The prophet Samuel is dead. God has abandoned King Saul, and he is losing his grip on power. Saul prays, but God is silent. None of the ways Saul has heard from God in the past are working now. In desperation, he seeks a medium.
In his better days as God’s king, Saul expelled all the mediums and spiritualists from the country. Now he wants one. It’s his last option for supernatural guidance. His aids tell him there is a medium in Endor.
In disguise, Saul seeks her out. She is cautious, fearing execution if her skills become known. He persists, promising safety.
She relents. Saul asks her to conjure up the spirit of Samuel. She does, and then realizes who Saul is. She screams at him over his deception, but he urges her to proceed.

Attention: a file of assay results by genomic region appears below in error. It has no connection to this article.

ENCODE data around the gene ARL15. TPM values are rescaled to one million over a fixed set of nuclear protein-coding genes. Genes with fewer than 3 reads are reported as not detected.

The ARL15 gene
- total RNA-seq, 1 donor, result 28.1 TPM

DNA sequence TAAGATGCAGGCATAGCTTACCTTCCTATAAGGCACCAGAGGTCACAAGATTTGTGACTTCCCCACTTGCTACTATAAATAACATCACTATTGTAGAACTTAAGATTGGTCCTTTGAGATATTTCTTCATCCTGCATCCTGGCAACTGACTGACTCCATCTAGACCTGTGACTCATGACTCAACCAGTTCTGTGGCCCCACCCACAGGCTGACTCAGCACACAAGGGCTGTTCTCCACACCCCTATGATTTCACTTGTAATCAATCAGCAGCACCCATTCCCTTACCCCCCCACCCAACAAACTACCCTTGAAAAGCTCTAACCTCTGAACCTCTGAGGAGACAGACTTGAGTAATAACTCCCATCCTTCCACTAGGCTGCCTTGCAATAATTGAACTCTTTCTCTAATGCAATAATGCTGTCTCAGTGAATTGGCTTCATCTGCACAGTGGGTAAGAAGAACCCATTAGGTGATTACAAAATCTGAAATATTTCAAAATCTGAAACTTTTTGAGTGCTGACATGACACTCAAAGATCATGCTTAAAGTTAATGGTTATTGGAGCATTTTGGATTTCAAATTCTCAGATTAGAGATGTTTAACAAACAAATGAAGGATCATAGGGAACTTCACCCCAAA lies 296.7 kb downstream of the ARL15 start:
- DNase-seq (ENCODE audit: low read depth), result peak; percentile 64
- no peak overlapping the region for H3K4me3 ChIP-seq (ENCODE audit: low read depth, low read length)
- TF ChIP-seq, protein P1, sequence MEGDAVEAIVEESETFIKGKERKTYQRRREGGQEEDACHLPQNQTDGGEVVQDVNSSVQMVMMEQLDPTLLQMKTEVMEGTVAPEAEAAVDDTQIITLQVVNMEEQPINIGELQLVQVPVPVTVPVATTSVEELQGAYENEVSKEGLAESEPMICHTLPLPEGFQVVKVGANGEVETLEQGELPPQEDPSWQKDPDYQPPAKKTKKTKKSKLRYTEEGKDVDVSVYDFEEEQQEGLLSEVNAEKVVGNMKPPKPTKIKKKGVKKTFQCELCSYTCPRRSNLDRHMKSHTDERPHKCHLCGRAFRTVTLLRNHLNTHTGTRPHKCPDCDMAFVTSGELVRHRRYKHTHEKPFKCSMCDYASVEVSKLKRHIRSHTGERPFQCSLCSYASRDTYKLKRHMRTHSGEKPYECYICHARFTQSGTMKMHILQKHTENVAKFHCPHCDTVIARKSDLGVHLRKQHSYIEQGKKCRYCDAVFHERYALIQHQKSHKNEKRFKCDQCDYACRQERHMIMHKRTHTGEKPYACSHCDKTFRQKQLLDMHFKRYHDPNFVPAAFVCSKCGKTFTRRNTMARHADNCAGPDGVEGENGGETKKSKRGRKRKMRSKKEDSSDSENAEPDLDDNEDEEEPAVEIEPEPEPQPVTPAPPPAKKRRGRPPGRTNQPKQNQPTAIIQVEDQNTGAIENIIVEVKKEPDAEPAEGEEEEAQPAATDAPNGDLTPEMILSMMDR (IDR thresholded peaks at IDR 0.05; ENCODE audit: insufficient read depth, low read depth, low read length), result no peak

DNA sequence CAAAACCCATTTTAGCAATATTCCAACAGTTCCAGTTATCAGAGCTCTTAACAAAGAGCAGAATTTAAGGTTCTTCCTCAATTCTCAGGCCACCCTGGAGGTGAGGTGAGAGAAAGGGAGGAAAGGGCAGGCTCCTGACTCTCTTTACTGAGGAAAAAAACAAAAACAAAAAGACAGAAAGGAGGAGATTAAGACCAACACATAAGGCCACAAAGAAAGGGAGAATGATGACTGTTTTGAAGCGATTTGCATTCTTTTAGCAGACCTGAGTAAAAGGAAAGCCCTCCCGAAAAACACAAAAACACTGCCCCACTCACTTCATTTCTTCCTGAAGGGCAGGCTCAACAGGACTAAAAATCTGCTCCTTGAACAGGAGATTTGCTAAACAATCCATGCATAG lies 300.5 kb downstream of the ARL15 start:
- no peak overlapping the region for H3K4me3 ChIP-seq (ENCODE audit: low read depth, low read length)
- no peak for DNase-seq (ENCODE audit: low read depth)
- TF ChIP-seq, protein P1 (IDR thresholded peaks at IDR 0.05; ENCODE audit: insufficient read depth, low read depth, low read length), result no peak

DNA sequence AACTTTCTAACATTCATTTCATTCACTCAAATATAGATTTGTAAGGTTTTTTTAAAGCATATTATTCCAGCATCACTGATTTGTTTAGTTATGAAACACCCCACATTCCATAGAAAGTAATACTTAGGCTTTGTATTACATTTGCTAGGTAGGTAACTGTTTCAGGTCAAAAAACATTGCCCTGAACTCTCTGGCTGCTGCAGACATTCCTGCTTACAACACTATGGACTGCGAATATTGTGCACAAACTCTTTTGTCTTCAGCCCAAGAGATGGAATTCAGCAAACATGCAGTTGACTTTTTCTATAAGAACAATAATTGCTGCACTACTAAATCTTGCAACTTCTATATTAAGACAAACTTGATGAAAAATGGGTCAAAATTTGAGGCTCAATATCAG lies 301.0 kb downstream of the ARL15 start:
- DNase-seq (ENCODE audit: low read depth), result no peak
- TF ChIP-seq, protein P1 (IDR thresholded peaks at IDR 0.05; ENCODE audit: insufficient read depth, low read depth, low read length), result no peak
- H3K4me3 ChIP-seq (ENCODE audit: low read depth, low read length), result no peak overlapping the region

For Samuel’s part, he’s not pleased at having his existence in the afterlife disturbed. Samuel confirms it’s too late for Saul. God has left him for good. Furthermore, Samuel says the next day Saul and his sons will die in battle. The nation will be lost.
Saul is distraught, losing what little hope he has left. The medium of Endor urges him to eat, and she prepares a meal for him. Then Saul leaves.
Not all that’s spiritual is good. When our prayers seem to go nowhere, do we keep our focus on God or seek ungodly alternatives?
[Discover more about the medium of Endor in 1 Samuel 28:3–25.]
Read about other biblical women in Women of the Bible, available in audiobook, e-book, paperback, and hardcover.
A lifelong student of the Bible, Peter DeHaan, PhD, wrote the 700-page website ABibleADay.com to encourage people to explore the Bible. His main blog and many books urge Christians to push past the status quo and reconsider how they practice their faith in every area of their lives.